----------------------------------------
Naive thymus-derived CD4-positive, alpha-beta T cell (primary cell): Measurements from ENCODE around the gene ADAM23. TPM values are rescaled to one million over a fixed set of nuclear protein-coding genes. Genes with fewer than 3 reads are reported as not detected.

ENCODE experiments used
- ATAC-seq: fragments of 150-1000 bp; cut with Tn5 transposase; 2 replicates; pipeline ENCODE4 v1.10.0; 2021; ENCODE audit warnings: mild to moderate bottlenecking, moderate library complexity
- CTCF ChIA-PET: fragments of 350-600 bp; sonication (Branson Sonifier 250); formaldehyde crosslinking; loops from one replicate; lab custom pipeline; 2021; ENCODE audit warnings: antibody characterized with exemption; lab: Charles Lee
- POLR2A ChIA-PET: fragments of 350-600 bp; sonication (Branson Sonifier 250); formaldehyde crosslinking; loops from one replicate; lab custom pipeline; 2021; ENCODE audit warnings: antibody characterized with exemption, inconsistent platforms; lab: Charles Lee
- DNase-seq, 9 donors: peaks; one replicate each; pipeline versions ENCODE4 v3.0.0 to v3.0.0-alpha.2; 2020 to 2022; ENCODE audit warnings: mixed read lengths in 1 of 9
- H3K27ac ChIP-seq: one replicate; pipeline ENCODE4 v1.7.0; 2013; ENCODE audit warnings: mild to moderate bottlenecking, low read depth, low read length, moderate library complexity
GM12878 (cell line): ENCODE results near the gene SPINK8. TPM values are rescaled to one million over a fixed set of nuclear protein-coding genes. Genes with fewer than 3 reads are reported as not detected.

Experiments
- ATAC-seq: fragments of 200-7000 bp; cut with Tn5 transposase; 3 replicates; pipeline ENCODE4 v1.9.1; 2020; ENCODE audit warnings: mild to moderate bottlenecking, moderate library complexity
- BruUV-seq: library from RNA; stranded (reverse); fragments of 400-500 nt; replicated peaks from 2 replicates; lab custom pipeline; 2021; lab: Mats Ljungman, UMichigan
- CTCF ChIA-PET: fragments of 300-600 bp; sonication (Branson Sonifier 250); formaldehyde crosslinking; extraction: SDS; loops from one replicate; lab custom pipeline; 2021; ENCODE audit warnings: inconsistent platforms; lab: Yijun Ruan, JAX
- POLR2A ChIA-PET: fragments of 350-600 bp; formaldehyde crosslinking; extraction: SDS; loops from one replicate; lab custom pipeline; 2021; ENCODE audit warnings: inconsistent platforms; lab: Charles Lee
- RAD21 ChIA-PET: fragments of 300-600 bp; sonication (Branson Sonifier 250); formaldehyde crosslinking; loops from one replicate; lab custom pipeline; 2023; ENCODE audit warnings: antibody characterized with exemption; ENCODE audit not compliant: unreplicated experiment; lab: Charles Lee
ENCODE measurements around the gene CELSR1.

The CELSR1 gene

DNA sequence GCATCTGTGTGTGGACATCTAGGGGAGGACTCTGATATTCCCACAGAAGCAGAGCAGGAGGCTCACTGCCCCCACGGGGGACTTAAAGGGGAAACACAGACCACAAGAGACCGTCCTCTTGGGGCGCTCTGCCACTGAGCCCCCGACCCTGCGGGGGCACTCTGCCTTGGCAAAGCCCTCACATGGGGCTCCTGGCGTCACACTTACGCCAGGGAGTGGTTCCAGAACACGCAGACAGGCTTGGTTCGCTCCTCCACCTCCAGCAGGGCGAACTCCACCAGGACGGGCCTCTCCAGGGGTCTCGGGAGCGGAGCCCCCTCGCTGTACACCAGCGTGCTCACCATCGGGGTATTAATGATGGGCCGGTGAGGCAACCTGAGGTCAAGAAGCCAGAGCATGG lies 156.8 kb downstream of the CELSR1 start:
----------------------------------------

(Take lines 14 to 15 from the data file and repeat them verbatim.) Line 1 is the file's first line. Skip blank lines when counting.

- RAD21 ChIA-PET: fragments of 300-600 bp; sonication (Branson Sonifier 250); formaldehyde crosslinking; loops from one replicate; lab custom pipeline; 2023; ENCODE audit warnings: antibody characterized with exemption; ENCODE audit not compliant: unreplicated experiment; lab: Charles Lee
ENCODE measurements around the gene CELSR1.